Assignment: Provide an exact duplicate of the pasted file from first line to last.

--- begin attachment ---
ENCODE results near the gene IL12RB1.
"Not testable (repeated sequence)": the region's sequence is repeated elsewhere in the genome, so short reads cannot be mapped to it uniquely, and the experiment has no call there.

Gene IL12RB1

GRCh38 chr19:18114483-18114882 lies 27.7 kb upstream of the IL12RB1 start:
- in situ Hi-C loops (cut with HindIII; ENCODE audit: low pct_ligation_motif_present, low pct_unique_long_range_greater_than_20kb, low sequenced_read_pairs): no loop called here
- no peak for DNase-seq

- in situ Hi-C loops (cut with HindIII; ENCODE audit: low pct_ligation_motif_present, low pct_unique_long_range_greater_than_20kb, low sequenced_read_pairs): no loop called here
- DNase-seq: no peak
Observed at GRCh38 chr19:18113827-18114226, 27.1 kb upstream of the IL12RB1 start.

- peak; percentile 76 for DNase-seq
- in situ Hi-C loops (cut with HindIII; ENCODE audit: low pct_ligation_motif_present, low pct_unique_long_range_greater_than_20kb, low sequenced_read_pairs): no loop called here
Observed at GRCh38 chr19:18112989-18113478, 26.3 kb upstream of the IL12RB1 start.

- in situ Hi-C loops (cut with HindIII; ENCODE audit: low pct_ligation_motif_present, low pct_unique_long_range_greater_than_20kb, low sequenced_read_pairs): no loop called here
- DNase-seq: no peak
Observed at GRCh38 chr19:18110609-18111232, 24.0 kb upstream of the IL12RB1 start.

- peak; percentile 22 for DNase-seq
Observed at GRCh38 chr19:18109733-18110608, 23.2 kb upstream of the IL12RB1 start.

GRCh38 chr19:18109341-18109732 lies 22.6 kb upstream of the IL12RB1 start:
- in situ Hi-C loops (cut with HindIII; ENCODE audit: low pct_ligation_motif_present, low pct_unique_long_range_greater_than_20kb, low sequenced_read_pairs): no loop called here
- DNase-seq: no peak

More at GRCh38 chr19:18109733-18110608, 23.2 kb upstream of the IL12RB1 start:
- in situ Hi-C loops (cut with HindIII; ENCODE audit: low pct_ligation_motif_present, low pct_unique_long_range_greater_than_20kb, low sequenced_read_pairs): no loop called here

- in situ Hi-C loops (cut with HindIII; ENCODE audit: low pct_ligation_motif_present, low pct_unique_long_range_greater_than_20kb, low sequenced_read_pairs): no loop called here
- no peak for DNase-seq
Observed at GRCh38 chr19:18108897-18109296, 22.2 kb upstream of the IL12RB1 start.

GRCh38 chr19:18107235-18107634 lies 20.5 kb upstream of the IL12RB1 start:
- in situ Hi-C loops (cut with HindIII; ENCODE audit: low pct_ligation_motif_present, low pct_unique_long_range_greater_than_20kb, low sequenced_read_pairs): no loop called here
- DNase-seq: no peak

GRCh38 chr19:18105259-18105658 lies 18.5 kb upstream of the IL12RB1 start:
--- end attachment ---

ENCODE results near the gene IL12RB1.
"Not testable (repeated sequence)": the region's sequence is repeated elsewhere in the genome, so short reads cannot be mapped to it uniquely, and the experiment has no call there.

Gene IL12RB1

GRCh38 chr19:18114483-18114882 lies 27.7 kb upstream of the IL12RB1 start:
- in situ Hi-C loops (cut with HindIII; ENCODE audit: low pct_ligation_motif_present, low pct_unique_long_range_greater_than_20kb, low sequenced_read_pairs): no loop called here
- no peak for DNase-seq

- in situ Hi-C loops (cut with HindIII; ENCODE audit: low pct_ligation_motif_present, low pct_unique_long_range_greater_than_20kb, low sequenced_read_pairs): no loop called here
- DNase-seq: no peak
Observed at GRCh38 chr19:18113827-18114226, 27.1 kb upstream of the IL12RB1 start.

- peak; percentile 76 for DNase-seq
- in situ Hi-C loops (cut with HindIII; ENCODE audit: low pct_ligation_motif_present, low pct_unique_long_range_greater_than_20kb, low sequenced_read_pairs): no loop called here
Observed at GRCh38 chr19:18112989-18113478, 26.3 kb upstream of the IL12RB1 start.

- in situ Hi-C loops (cut with HindIII; ENCODE audit: low pct_ligation_motif_present, low pct_unique_long_range_greater_than_20kb, low sequenced_read_pairs): no loop called here
- DNase-seq: no peak
Observed at GRCh38 chr19:18110609-18111232, 24.0 kb upstream of the IL12RB1 start.

- peak; percentile 22 for DNase-seq
Observed at GRCh38 chr19:18109733-18110608, 23.2 kb upstream of the IL12RB1 start.

GRCh38 chr19:18109341-18109732 lies 22.6 kb upstream of the IL12RB1 start:
- in situ Hi-C loops (cut with HindIII; ENCODE audit: low pct_ligation_motif_present, low pct_unique_long_range_greater_than_20kb, low sequenced_read_pairs): no loop called here
- DNase-seq: no peak

More at GRCh38 chr19:18109733-18110608, 23.2 kb upstream of the IL12RB1 start:
- in situ Hi-C loops (cut with HindIII; ENCODE audit: low pct_ligation_motif_present, low pct_unique_long_range_greater_than_20kb, low sequenced_read_pairs): no loop called here

- in situ Hi-C loops (cut with HindIII; ENCODE audit: low pct_ligation_motif_present, low pct_unique_long_range_greater_than_20kb, low sequenced_read_pairs): no loop called here
- no peak for DNase-seq
Observed at GRCh38 chr19:18108897-18109296, 22.2 kb upstream of the IL12RB1 start.

GRCh38 chr19:18107235-18107634 lies 20.5 kb upstream of the IL12RB1 start:
- in situ Hi-C loops (cut with HindIII; ENCODE audit: low pct_ligation_motif_present, low pct_unique_long_range_greater_than_20kb, low sequenced_read_pairs): no loop called here
- DNase-seq: no peak

GRCh38 chr19:18105259-18105658 lies 18.5 kb upstream of the IL12RB1 start: